During his successful Senate campaign, Toomey made it clear that he wanted to end DADT. In fact, he mentioned it in an op-ed in the Pittsburgh Post-Gazette he wrote last summer in which he detailed why he would have voted against Elena Kagan’s nomination to the Supreme Court. In the piece, he criticized Kagan for banning military recruiters from Harvard Law School because of DADT. Toomey wrote:

I share the view that the “don’t ask, don’t tell,” policy regarding gay servicemen and women has outlived its usefulness and, subject to the military’s conclusion of the feasibility of removing it, I support its repeal. However, one’s disagreement with a federal law does not give one license to circumvent it.

While Toomey won’t be able to cast a vote on the repeal attempt during the lame-duck session of Congress, his willingness to do so after January may change the mathematics of this debate. Moreover, Toomey — whose reputation as a pro-life stalwart, Tea Party favorite, and libertarian hardliner on fiscal matters renders him largely impervious to attacks from the right — could help give cover to other wavering Republicans. Previously, the only Republicans to announce support for the end of DADT were the liberal Susan Collins and Olympia Snowe of Maine.

Toomey’s stand on gays in the military might put him in conflict with conservative culture-war advocates, who will lament his willingness to put this issue to rest. Indeed, this puts him at odds with Rick Santorum, the former Pennsylvania senator who has recently been beating the bushes in New Hampshire promoting a possible 2012 presidential candidacy (though not too many people are taking Santorum’s ego-trip of a campaign seriously). But the irony here is that six years ago, Santorum, the man who now proclaims himself as the true guardian of conservative values, did his best to torpedo Toomey’s primary challenge of liberal Arlen Specter. Though Santorum and President Bush urged Toomey to step aside, he wouldn’t compromise and stayed in the race, ultimately narrowly losing the primary to Specter. Six years later, Toomey, who stuck to his guns on his conservative principles, is now about to take the place of the turncoat Specter, who was beaten out for the Democratic nomination earlier this year.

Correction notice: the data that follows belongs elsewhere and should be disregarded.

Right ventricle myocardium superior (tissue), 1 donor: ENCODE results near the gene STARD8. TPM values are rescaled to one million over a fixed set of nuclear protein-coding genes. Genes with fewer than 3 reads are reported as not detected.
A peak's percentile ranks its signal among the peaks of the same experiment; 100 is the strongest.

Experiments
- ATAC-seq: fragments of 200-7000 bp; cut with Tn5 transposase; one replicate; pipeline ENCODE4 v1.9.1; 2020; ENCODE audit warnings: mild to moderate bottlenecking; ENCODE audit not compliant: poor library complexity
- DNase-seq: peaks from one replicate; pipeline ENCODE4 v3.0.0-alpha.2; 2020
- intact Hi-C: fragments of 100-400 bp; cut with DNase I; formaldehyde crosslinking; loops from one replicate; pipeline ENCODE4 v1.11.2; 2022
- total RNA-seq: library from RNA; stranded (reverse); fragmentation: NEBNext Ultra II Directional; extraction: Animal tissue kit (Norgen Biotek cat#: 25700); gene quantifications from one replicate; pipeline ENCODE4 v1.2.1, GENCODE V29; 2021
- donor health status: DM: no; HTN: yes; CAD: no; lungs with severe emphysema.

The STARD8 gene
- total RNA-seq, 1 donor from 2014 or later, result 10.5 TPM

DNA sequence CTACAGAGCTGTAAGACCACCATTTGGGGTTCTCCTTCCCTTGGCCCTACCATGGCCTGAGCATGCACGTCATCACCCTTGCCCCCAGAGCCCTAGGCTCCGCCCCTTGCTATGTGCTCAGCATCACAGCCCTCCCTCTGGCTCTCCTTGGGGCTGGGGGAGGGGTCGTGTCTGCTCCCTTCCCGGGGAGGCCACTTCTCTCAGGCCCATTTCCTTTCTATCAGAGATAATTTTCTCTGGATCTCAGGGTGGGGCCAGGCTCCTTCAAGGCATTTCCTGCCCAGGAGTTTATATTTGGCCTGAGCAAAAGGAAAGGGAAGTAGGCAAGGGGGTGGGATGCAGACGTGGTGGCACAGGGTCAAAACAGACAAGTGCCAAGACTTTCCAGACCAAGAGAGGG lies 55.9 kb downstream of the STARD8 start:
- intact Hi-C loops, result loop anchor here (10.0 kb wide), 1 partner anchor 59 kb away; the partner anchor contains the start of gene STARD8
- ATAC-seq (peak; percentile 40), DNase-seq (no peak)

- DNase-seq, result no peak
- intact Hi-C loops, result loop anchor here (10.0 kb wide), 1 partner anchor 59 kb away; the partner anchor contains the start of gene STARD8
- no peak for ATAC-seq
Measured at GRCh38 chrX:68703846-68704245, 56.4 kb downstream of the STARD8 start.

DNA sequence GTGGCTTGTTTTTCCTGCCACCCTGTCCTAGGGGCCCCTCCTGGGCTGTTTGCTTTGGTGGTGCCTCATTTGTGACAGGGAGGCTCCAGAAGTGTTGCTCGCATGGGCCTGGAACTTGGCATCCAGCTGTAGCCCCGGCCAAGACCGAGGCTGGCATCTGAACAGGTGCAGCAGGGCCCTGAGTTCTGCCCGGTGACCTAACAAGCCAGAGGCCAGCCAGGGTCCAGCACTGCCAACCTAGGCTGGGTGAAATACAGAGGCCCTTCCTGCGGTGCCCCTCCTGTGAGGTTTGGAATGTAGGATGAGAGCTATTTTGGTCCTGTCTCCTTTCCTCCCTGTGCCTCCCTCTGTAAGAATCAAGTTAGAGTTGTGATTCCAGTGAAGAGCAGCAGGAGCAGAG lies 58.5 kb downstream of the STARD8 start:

Six years is a lifetime in politics, but Pennsylvania Democrats are already looking ahead to 2016, since they believe the election of a conservative like Toomey was a fluke that cannot be repeated. They may be right, but what we will see until then is a senator who denounces big government and actually means it. That may not earn Toomey many friends in a state that has long counted upon its representatives to fight for local special interests, something that Toomey is unlikely to do. But as we are seeing with the issue of gays in the military, Toomey’s principled independence is a factor that political observers ought not to take for granted.

The announcement that Pennsylvania Senator-elect Pat Toomey will support repeal of the Don’t Ask, Don’t Tell policy about gays in the military may signal the end of this pointless rule. Those who haven’t followed Toomey’s career may be surprised that a hard-core conservative Republican and devout pro-life Catholic like Toomey would support a gay-rights measure. But Toomey’s libertarian instincts and abhorrence of big government have led him to the correct conclusion that seeking to ban a portion of the population that might usefully serve their country is a mistake. Nor is this a new position for Toomey.

During his successful Senate campaign, Toomey made it clear that he wanted to end DADT. In fact, he mentioned it in an op-ed in the Pittsburgh Post-Gazette he wrote last summer in which he detailed why he would have voted against Elena Kagan’s nomination to the Supreme Court. In the piece, he criticized Kagan for banning military recruiters from Harvard Law School because of DADT. Toomey wrote:

I share the view that the “don’t ask, don’t tell,” policy regarding gay servicemen and women has outlived its usefulness and, subject to the military’s conclusion of the feasibility of removing it, I support its repeal. However, one’s disagreement with a federal law does not give one license to circumvent it.

While Toomey won’t be able to cast a vote on the repeal attempt during the lame-duck session of Congress, his willingness to do so after January may change the mathematics of this debate. Moreover, Toomey — whose reputation as a pro-life stalwart, Tea Party favorite, and libertarian hardliner on fiscal matters renders him largely impervious to attacks from the right — could help give cover to other wavering Republicans. Previously, the only Republicans to announce support for the end of DADT were the liberal Susan Collins and Olympia Snowe of Maine.